Bankruptcy is a legitimate option if you're struggling with excessive debt and don't see a way out. Contrary to what many companies would have you believe, it's not about helping deadbeats get away with not paying their bills.
Filing for bankruptcy can help you achieve a new financial beginning. Depending on the type of bankruptcy that you file for, you might be able to eliminate most or all of your debts. However, bankruptcy is not for everyone and there are some things that you should keep in mind.
First of all, there are certain types of debts that are not usually eliminated when you declare bankruptcy. For example, Federal taxes and student loans are not usually wiped out with bankruptcy. Also, alimony or child support usually continues even as other debts are erased.
You also have to keep in mind the long-term effects on your credit. Granted, if you are in severe financial straits, you probably are not concerned about your credit score for the moment. However, you should keep in mind that bankruptcy will stay on your record for a good 10 years, and this can affect your ability to receive any kind of loan or credit.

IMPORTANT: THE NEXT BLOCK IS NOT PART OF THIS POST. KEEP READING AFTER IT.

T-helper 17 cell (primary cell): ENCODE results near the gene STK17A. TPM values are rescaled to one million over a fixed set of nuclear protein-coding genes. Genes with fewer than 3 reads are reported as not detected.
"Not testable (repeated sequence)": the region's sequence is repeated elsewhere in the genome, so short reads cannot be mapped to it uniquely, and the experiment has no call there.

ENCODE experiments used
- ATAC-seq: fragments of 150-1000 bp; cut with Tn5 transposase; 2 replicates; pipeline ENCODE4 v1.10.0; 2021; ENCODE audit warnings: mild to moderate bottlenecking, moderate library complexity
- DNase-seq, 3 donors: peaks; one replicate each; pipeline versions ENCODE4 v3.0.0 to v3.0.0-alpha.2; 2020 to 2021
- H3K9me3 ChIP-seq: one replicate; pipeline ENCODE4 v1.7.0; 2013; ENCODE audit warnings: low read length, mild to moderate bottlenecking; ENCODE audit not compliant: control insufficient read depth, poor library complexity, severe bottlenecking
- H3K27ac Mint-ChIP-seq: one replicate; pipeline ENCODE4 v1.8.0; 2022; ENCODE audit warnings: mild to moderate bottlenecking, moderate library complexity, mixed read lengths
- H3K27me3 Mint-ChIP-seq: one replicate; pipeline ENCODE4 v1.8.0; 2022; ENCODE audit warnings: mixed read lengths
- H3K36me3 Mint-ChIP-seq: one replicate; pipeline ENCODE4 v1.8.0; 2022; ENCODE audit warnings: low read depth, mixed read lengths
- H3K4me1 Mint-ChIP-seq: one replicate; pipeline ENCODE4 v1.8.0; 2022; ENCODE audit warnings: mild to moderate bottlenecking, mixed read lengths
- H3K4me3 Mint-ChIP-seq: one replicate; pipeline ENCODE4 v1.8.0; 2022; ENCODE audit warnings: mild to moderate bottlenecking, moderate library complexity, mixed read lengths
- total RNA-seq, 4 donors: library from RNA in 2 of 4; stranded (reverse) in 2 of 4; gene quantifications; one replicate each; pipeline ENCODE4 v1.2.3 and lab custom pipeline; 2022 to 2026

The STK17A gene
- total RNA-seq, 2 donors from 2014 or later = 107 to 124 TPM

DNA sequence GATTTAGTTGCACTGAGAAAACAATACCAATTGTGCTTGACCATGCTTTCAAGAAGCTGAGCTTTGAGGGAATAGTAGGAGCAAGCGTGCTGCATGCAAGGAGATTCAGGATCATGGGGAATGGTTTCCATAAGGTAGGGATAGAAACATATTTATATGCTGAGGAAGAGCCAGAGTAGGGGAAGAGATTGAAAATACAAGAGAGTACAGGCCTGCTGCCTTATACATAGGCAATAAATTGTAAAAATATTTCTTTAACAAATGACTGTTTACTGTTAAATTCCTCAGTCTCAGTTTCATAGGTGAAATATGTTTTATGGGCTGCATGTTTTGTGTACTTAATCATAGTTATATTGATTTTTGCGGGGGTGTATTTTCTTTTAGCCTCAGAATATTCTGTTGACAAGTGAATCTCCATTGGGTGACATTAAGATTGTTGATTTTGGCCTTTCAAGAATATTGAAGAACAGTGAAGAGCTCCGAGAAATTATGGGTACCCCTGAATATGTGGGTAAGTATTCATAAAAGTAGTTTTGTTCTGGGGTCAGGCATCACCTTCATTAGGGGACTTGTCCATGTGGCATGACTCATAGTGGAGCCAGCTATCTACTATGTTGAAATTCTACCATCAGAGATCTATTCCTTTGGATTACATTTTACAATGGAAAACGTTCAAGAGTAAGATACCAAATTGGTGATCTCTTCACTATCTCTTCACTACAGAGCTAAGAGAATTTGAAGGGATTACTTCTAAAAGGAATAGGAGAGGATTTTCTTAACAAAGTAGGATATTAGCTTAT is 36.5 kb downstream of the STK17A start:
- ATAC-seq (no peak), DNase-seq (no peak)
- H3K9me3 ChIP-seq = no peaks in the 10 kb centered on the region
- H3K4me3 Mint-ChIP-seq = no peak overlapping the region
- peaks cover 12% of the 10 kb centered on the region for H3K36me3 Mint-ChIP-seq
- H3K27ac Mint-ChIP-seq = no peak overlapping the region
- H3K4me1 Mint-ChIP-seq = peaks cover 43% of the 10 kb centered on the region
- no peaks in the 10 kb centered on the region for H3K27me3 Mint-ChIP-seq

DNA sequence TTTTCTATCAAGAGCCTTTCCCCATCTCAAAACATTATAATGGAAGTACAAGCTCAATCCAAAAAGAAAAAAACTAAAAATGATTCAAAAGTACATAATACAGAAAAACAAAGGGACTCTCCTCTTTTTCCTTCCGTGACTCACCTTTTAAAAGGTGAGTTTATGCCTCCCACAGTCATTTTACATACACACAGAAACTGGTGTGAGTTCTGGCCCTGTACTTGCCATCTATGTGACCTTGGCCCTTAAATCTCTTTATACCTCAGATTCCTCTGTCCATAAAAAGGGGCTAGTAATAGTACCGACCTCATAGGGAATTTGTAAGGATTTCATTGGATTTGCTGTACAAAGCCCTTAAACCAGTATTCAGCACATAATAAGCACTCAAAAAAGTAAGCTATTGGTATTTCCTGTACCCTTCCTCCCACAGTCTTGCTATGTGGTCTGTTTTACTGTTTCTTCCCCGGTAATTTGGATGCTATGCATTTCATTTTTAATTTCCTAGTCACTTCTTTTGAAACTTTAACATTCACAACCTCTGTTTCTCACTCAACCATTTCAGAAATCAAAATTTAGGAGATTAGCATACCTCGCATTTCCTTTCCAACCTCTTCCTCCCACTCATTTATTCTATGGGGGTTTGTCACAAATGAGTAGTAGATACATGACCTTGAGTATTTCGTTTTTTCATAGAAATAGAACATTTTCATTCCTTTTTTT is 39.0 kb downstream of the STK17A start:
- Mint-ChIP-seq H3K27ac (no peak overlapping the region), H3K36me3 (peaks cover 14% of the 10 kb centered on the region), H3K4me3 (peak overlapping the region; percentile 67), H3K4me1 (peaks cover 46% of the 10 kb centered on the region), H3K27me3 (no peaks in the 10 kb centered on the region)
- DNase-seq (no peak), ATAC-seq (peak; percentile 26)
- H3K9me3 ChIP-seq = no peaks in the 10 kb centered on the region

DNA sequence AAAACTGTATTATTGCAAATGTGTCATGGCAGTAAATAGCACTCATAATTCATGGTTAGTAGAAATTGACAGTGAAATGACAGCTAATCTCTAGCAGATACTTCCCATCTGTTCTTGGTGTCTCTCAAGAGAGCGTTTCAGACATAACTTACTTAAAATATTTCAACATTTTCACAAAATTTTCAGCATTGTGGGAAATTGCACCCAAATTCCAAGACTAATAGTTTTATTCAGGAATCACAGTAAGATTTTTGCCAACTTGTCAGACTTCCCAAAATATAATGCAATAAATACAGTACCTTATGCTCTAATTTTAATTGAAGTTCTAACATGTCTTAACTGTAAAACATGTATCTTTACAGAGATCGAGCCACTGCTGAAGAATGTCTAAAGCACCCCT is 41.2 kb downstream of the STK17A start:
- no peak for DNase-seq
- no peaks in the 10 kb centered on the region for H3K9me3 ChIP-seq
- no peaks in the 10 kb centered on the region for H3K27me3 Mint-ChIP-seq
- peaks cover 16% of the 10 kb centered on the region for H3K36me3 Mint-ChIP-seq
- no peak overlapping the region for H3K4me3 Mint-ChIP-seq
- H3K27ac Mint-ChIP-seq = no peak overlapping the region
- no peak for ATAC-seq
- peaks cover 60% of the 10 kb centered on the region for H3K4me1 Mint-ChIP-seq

It's not impossible to get credit after bankruptcy, and bankruptcy is certainly not the end of your life. As a matter of fact, it is meant to give you a fresh start and a second chance at establishing a solid financial plan. Nevertheless, you may have difficulty for some time because of your bankruptcy history.
You also need to keep in mind what has brought you to this point. If lack of self control has caused your debt problems, then you need to straighten this out before you proceed. The last thing you want is to declare bankruptcy, only to end up in similar circumstances a few years down the road. Keep in mind that you cannot keep spending the same way and expect to improve your situation.
If you would like more information about how bankruptcy affects credit as well as general information on finding debt relief, please visit http://findingdebtrelief.info